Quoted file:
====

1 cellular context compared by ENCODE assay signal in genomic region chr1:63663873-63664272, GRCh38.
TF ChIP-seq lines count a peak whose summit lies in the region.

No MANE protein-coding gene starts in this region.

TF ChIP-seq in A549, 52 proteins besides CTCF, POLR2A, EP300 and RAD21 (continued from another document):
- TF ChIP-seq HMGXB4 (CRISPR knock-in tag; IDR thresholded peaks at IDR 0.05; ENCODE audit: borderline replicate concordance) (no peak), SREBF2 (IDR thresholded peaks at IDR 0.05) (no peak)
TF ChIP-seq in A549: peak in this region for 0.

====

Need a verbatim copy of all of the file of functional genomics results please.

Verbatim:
1 cellular context compared by ENCODE assay signal in genomic region chr1:63663873-63664272, GRCh38.
TF ChIP-seq lines count a peak whose summit lies in the region.

No MANE protein-coding gene starts in this region.

TF ChIP-seq in A549, 52 proteins besides CTCF, POLR2A, EP300 and RAD21 (continued from another document):
- TF ChIP-seq HMGXB4 (CRISPR knock-in tag; IDR thresholded peaks at IDR 0.05; ENCODE audit: borderline replicate concordance) (no peak), SREBF2 (IDR thresholded peaks at IDR 0.05) (no peak)
TF ChIP-seq in A549: peak in this region for 0.